Support from other women with DCIS or breast cancer
When people receive a diagnosis they often want to know what it has been like for other people who have been through it – this is, of course, one of the reasons that this website was set up. Many of the women we talked to had very much wanted to find out how others had dealt with DCIS, how they had made sense of having a ‘pre-cancer’, how they had made decisions about treatment and what it was like to have a breast reconstruction.
Some of the women we talked to sought out other women with DCIS on internet support groups, forums or through breast cancer charities. Many of them found talking to other women who had been through something similar extremely supportive and informative. One woman described the internet forums as ‘the best thing’ which helped her after she left hospital.
Linda is a married teaching assistant with one adult child.
Ethnic background / nationality' White British
I went to see the oncologist six weeks after the operation, and then there’s been nothing. Admittedly I can phone her any time I want, and she’s only on the end of the line, I can phone her, and I have done, if I’ve been a little bit worried about anything, but otherwise no, that’s it you’re left to get on with it. And I find the best thing is the websites, where we all support each other, because you can’t help worrying about any little thing that you get. I mean I do read about some awful, awful cases. And then, you know, the slightest pain I’m thinking, right have I got bone mets now, though I know it can’t be because it didn’t spread, it didn’t spread into any of my body, so I know it can’t be. But you can’t help thinking things like that, its human nature.
Sometimes women decided that they would like to offer support to other women who are going through diagnosis and treatment. One of the women we talked to was offering support to other women with DCIS via Breast Cancer Care. Another had set up a support group with another woman who she had met in a chat room. The group supports women who are facing breast reconstruction with information and the opportunity to see (in private) what a reconstructed breast looks like.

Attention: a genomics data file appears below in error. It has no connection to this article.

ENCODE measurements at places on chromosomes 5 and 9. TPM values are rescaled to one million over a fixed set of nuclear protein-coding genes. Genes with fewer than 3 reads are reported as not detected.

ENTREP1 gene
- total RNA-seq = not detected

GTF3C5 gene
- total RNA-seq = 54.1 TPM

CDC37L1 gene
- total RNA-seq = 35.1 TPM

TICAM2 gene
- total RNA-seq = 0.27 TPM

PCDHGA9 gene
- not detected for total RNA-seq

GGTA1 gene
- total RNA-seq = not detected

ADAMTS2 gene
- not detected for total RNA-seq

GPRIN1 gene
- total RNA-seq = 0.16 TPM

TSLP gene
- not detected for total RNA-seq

Beverley is married with two grown up children.
Ethnic background / nationality' Mixed Race
One day she said to me, “We need a support group for this.” Because we realised that when it came to reconstruction it's an awful lot to try and take in. There’s a lot of different options, a lot of different operations and there's so many questions. And all you get is half an hour with the surgeon. And OK they've got a reconstruction nurse but you don't feel that you can keep ringing her up and saying, “But what about, and what about this.” And there are so many questions you've got that we decided that we would start up a support group, which has gone absolutely potty. We have at least, well we had fifty-four people at the last meeting.
That’s for your local area?
Yes, just for [place name] around here. Yes, and it's really just gone mad and we have a speaker and we, afterwards if people are waiting to have operations, want to see what a reconstruction can look like we’ve got some ladies who will show them what the reconstruction will look like. We go off to a separate room and they can go and view and see what it's going to be like. We show them immediate and delayed reconstructions and they can an idea. And we'll talk about how we felt and because most people worry that they’re going to be in a lot of pain after the operation, which is, they don't let you be. So, you know, any sign of you feeling in pain and you've got morphine and you're OK. And a lot of people then get worried about, well particularly with my operation whether you can stand up straight or not very easily for a while afterwards. And OK you may look like an old lady for about a couple of weeks but after that you're OK. So, no, it's in some ways it's weird but it's been quite a positive thing.
Some women said they attended breast cancer support groups. There are many cancer support groups in the UK – some run by professionals and some by patients. One woman who accompanied her friend (who had stage two breast cancer) to a support group said that she was pleased to have discovered that support groups exist, although she did not think that it was what she needed at this stage.